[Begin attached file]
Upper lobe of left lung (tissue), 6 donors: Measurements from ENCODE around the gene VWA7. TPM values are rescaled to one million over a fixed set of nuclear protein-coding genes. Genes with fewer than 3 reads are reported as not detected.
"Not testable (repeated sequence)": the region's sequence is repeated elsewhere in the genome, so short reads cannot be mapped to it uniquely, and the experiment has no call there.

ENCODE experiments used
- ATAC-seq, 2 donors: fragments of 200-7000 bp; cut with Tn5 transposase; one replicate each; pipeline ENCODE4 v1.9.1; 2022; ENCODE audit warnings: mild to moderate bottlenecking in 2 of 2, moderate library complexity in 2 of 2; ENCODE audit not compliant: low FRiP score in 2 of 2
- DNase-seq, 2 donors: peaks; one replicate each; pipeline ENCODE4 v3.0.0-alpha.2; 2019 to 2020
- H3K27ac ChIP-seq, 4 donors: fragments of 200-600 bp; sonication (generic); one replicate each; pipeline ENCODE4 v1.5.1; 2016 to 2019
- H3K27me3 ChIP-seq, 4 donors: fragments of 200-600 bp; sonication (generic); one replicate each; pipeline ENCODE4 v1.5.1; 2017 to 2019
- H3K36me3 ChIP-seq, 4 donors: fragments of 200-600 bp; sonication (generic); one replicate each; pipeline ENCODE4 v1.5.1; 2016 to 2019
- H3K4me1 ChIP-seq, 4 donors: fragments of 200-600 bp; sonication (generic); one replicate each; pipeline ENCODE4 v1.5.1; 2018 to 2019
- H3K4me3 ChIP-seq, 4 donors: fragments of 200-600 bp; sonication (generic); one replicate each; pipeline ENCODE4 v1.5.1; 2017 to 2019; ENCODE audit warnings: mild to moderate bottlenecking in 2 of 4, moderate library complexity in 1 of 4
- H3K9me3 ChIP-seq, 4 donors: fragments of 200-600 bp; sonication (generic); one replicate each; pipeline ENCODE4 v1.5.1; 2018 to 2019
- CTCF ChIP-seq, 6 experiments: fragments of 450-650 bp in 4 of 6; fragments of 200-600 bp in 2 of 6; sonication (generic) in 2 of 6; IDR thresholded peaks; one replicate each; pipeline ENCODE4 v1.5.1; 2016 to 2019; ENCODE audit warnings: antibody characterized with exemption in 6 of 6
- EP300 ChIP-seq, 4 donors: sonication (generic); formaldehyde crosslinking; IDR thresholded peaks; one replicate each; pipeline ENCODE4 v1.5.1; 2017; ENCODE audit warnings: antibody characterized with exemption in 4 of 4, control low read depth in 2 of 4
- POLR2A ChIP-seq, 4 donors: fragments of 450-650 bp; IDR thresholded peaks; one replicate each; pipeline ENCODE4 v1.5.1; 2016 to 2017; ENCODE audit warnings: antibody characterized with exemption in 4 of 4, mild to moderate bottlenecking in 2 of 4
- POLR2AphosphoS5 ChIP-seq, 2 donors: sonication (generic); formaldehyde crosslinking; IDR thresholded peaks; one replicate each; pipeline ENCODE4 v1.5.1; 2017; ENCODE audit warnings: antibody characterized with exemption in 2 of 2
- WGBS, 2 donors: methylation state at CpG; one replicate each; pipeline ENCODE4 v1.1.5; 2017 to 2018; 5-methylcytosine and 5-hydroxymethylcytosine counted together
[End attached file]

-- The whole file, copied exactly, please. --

Upper lobe of left lung (tissue), 6 donors: Measurements from ENCODE around the gene VWA7. TPM values are rescaled to one million over a fixed set of nuclear protein-coding genes. Genes with fewer than 3 reads are reported as not detected.
"Not testable (repeated sequence)": the region's sequence is repeated elsewhere in the genome, so short reads cannot be mapped to it uniquely, and the experiment has no call there.

ENCODE experiments used
- ATAC-seq, 2 donors: fragments of 200-7000 bp; cut with Tn5 transposase; one replicate each; pipeline ENCODE4 v1.9.1; 2022; ENCODE audit warnings: mild to moderate bottlenecking in 2 of 2, moderate library complexity in 2 of 2; ENCODE audit not compliant: low FRiP score in 2 of 2
- DNase-seq, 2 donors: peaks; one replicate each; pipeline ENCODE4 v3.0.0-alpha.2; 2019 to 2020
- H3K27ac ChIP-seq, 4 donors: fragments of 200-600 bp; sonication (generic); one replicate each; pipeline ENCODE4 v1.5.1; 2016 to 2019
- H3K27me3 ChIP-seq, 4 donors: fragments of 200-600 bp; sonication (generic); one replicate each; pipeline ENCODE4 v1.5.1; 2017 to 2019
- H3K36me3 ChIP-seq, 4 donors: fragments of 200-600 bp; sonication (generic); one replicate each; pipeline ENCODE4 v1.5.1; 2016 to 2019
- H3K4me1 ChIP-seq, 4 donors: fragments of 200-600 bp; sonication (generic); one replicate each; pipeline ENCODE4 v1.5.1; 2018 to 2019
- H3K4me3 ChIP-seq, 4 donors: fragments of 200-600 bp; sonication (generic); one replicate each; pipeline ENCODE4 v1.5.1; 2017 to 2019; ENCODE audit warnings: mild to moderate bottlenecking in 2 of 4, moderate library complexity in 1 of 4
- H3K9me3 ChIP-seq, 4 donors: fragments of 200-600 bp; sonication (generic); one replicate each; pipeline ENCODE4 v1.5.1; 2018 to 2019
- CTCF ChIP-seq, 6 experiments: fragments of 450-650 bp in 4 of 6; fragments of 200-600 bp in 2 of 6; sonication (generic) in 2 of 6; IDR thresholded peaks; one replicate each; pipeline ENCODE4 v1.5.1; 2016 to 2019; ENCODE audit warnings: antibody characterized with exemption in 6 of 6
- EP300 ChIP-seq, 4 donors: sonication (generic); formaldehyde crosslinking; IDR thresholded peaks; one replicate each; pipeline ENCODE4 v1.5.1; 2017; ENCODE audit warnings: antibody characterized with exemption in 4 of 4, control low read depth in 2 of 4
- POLR2A ChIP-seq, 4 donors: fragments of 450-650 bp; IDR thresholded peaks; one replicate each; pipeline ENCODE4 v1.5.1; 2016 to 2017; ENCODE audit warnings: antibody characterized with exemption in 4 of 4, mild to moderate bottlenecking in 2 of 4
- POLR2AphosphoS5 ChIP-seq, 2 donors: sonication (generic); formaldehyde crosslinking; IDR thresholded peaks; one replicate each; pipeline ENCODE4 v1.5.1; 2017; ENCODE audit warnings: antibody characterized with exemption in 2 of 2
- WGBS, 2 donors: methylation state at CpG; one replicate each; pipeline ENCODE4 v1.1.5; 2017 to 2018; 5-methylcytosine and 5-hydroxymethylcytosine counted together